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2 months ago - 6/13/2018

National Champions of Europe – Men Part 2: North-East

Part two of the six-part series on Europe’s 2017/18 domestic champions takes a look at Finland, Belarus, Russia, Ukraine, Lithuania, Latvia, Estonia and Moldova.

FINLAND
10th title for Cocks

Not only did Cocks celebrate their first points ever in the EHF Cup Group Phase this season, after finishing the same stage with zero points last year – the club from Riihimäki also celebrated a record on domestic ground. For the 10th time, they were crowned Finnish champions.

However, the road to the title was not as smooth as it was in previous years.

In the semi-finals, which were played best of five this year, Cocks needed four matches against GrIFK to qualify for the final, as GrIFK won the second leg at home 30:28 after extra time.

This pattern repeated itself in the final series, which was also played best of five. Here, Dicken were the opponents, after B-46 made it to the final last season.

Dicken opened the final series with a surprise 29:26 win on away ground, before Cocks pulled back and won the second leg 26:22, also away. Cocks had trouble at home in the third leg – the ruling champions needed extra time to earn a narrow 26:25 win.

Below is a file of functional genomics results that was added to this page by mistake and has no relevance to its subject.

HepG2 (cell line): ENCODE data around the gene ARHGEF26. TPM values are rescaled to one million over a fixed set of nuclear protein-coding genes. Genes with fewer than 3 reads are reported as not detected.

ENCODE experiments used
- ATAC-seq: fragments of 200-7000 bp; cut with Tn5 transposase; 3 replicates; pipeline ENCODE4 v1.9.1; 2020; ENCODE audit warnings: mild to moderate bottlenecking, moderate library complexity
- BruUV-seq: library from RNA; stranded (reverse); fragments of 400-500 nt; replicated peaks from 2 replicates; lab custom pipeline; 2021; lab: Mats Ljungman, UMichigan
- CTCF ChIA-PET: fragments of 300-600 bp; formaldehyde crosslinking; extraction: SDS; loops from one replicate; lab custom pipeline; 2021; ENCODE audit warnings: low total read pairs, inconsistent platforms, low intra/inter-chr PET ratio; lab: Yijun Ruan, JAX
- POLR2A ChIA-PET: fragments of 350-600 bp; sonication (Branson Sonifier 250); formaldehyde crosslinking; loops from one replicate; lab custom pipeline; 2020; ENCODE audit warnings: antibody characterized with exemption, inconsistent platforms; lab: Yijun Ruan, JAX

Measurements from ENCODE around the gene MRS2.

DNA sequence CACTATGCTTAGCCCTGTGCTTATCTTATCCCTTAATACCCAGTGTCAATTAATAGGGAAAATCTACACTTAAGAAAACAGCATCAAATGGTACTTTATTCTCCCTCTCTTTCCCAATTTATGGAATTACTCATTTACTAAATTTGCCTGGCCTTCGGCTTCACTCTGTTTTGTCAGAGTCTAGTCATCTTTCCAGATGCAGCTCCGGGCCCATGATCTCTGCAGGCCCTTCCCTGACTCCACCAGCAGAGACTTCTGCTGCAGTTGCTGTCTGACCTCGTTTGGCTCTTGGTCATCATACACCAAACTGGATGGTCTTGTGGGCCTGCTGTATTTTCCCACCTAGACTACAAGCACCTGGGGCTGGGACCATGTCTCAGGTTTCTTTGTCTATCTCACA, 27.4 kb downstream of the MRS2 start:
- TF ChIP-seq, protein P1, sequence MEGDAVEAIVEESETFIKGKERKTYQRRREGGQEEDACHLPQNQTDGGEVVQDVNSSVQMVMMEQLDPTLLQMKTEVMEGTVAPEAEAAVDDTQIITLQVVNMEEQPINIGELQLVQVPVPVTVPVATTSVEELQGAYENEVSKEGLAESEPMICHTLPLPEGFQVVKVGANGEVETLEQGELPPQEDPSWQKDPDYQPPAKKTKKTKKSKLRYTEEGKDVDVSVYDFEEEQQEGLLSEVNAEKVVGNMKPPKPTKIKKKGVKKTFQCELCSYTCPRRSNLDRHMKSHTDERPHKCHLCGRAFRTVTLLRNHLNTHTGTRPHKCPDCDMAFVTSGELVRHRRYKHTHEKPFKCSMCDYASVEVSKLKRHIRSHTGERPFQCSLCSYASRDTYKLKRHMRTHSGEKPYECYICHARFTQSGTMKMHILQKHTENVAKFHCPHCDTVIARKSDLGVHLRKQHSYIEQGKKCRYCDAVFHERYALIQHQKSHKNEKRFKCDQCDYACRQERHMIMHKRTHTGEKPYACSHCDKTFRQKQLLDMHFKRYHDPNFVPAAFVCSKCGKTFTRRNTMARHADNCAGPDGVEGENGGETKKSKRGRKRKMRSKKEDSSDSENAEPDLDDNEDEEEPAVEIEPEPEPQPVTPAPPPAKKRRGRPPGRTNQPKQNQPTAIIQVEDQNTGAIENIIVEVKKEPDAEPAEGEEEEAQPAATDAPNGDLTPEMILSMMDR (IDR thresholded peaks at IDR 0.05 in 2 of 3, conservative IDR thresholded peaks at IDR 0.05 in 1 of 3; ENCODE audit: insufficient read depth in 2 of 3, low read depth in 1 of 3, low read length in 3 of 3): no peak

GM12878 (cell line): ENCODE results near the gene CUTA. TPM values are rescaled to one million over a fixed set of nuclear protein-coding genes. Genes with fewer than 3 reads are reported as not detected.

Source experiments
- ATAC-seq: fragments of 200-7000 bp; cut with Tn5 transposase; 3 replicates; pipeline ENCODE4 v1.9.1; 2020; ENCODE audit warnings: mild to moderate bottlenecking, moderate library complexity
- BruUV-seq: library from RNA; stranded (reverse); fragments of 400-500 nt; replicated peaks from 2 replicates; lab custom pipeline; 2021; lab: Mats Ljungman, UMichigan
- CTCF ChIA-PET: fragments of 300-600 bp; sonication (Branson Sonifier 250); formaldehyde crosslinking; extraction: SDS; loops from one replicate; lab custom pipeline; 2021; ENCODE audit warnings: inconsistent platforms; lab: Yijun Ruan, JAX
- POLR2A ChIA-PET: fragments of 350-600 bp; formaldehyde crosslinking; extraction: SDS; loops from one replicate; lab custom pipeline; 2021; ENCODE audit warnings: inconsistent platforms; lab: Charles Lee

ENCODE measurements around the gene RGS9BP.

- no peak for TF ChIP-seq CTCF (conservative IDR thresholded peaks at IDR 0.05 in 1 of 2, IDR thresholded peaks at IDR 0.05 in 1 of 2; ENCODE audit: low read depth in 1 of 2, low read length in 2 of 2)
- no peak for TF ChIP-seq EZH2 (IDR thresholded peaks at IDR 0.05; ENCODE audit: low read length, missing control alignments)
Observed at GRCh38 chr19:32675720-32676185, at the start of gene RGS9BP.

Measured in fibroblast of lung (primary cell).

The fourth and, as it turned out, last match was also a close affair, but in what was their 71st game of the season, Cocks won 28:27 on Dicken’s court and could celebrate their 10th title.

BELARUS
Brest continue to dominate

Once again, HC Meshkov Brest dominated Belarusian handball. The team coached by Sergey Bebeshko won the championship for the 10th time – and the fifth straight year.

Unlike previous seasons, there were no play-offs in the Belarusian league, and Brest had to enter the competition from the very beginning and not from the decisive stages, as had happened before.

As Meshkov also took part in the VELUX Champions League and the SEHA League, they played as many as 70 official games during the season. Sometimes they even had two matches in different competitions on the same day, using different squads.

The rivalry between Brest and SKA Minsk was exciting. The teams met eight times in the league, with SKA winning twice and earning two draws. Brest claimed four victories, including the one on the final day of competition (22:19) – and finished three points clear of Minsk.

RUSSIA
Medvedi challenged by Spartak

At first sight, nothing seems to have changed in Russia, where Chekhovskie Medvedi had another successful season and claimed their 17th straight title.

However, this year Medvedi, who had renewed their squad once again, were challenged by Spartak Moscow – a new and ambitious club who count several ex-Chekhov players in their roster.

The end of the regular season saw the rivals together on top of the table with 38 points – eight points clear of third-placed St. Petersburg.

From the play-offs, Medvedi had no problems reaching the final, while Spartak and St. Petersburg played a thrilling best-of-three semi-final. The Moscow-based team ground out a 32:30 win in extra time of the decisive game.